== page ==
Starting a Medicinal Garden
by Sally Machin
Plant medicines often come in capsules, dried (for teas), or in liquid extracts. These are all great ways for people to have easier access to botanicals, but there is something special about growing and creating one’s own herbal products. Get started with these three easy-to-grow medicinal plants. They will add beautiful color to any garden and can be harvested to create one’s own herbal formulas. If growing these to make useful products, make sure to buy medicinal plants or seeds that will contain the right compounds.
Calendula officinalis (Calendula):
Now available in many different colors, medicinal calendula tends to be either vibrant yellow or orange. The flowers are medium-sized and make a beautiful cut flower. With regular dead-heading, calendula will stay in bloom throughout the spring and summer. Calendula is used medicinally to support wound healing—a perfect herb to have on hand.
Calendula Salve (to be used topically over cuts or scrapes)
- Mason jar
- Calendula flowers
- Olive oil
- Cheese cloth
- Beeswax pastilles (¼ the amount of olive oil used)
- Containers for finished product
- Pick the heads of calendula and dry in a food dehydrator, or out in the sun. They are ready when the leaves crumble easily, but the flowers maintain their color.
- Once dry, put the calendula flowers in a mason jar and add olive oil until just covered.
- Stir vigorously to combine the flowers and oil; the smaller the flower bits, the more the plant comes into contact with the oil. Once mixed, put the lid on the mason jar.
- Wait six weeks before using the oil. Shake the jar daily during this time. Mark six weeks on a calendar, so you don’t forget when the oil is done.
- Once six weeks is up, it’s time to strain off the flowers, to leave only the calendula oil. Line a strainer with cheese cloth and pour the contents of the mason jar over the strainer, with a saucepan to catch the oil underneath. This will go slowly, so pour carefully.
- Gently heat the calendula oil on the stove top, then stir in beeswax until melted.
- Pour the final product into containers and let cool; the consistency will be a little softer than lip balm.
Thymus vulgaris (Thyme)
The same herb used for flavoring soups and other meals, thyme also makes a delicious savory tea (or sweet if you add some honey) that can support the body while it’s battling a cough or cold. Thyme Tea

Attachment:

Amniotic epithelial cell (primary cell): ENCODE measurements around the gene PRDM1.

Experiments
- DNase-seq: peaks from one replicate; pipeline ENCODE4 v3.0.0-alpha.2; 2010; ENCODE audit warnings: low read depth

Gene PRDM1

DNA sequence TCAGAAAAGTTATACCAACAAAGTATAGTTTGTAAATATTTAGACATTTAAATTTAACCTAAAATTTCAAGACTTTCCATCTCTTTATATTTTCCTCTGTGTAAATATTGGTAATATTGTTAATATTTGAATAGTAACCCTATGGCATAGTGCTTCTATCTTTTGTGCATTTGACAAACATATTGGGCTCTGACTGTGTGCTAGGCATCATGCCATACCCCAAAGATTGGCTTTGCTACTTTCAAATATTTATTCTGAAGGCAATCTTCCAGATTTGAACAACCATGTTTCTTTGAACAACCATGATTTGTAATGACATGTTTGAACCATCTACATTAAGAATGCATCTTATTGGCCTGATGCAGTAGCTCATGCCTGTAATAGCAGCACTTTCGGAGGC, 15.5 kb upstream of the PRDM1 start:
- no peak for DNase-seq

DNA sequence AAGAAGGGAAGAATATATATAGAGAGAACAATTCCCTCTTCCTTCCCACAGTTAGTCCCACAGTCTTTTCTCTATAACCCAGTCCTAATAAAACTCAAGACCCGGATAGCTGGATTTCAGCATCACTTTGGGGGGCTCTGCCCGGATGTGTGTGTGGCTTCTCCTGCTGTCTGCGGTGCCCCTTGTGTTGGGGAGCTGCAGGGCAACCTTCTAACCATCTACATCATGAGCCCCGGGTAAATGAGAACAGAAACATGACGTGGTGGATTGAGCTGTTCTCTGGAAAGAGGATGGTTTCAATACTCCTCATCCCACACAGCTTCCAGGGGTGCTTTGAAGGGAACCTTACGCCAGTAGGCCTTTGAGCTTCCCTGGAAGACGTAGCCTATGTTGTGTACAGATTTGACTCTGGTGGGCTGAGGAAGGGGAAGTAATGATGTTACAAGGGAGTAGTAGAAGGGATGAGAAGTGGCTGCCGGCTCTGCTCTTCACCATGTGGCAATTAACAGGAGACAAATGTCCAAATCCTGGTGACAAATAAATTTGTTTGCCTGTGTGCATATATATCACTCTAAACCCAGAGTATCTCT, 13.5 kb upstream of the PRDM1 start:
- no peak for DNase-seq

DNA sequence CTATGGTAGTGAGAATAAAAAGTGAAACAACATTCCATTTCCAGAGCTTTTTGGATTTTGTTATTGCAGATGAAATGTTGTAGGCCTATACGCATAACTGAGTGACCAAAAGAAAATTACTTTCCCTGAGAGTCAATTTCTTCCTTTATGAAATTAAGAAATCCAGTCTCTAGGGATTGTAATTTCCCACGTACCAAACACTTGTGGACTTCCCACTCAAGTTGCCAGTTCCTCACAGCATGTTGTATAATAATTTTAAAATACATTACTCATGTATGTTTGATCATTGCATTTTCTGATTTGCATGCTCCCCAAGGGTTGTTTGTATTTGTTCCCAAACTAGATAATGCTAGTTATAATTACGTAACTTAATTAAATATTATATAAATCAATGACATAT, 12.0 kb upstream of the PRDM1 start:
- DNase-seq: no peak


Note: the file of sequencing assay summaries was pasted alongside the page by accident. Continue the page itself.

- 5 sprigs fresh thyme
- 2-4 cups water
- Small saucepan
- Pick about five sprigs of fresh thyme and place in saucepan.
- Add water and bring to a simmer.
- Allow to simmer for 10 minutes.
- Let cool a little before drinking; add a teaspoon of honey if desired.
Lavendula augustifolia (Lavender)
Lavender is a well-known plant and for good reason. Its little spires of purple dance in the wind and even the image of lavender can calm an anxious mind. The very act of having a bath is soothing and can help relax tense muscles, but when lavender and Epsom salts are added, it enhances the whole experience.
- Lavender flowers
- Cheese cloth
- Kitchen twine
- Epsom salts (optional)
- Place about a ¼ cup of lavender flower in the center of some cheese cloth.
- Tie the cheesecloth into a bag around the lavender; make sure the twine is secure, but the fabric around the flowers is loose.
- Start a warm bath and add the lavender flower baggie. Squeeze under water a few times to fully moisten.
- If adding Epsom salts, use about 2 to 4 cups/bath, and add them now. Swirl the water to help the salt dissolve.
- Test the water for temperature, then sink into the bath. Afterwards, the lavender can be added to a compost pile to restart the growth cycle.
Dr. Sally Machin is a naturopathic physician at Natura Medica, in Mystic, Connecticut. She uses nutrition, lifestyle counseling and botanical medicine to help patients of all ages, but has a special interest in women’s health issues. For more information, call 860-572-9566 or visit NaturaMedicaMystic.com.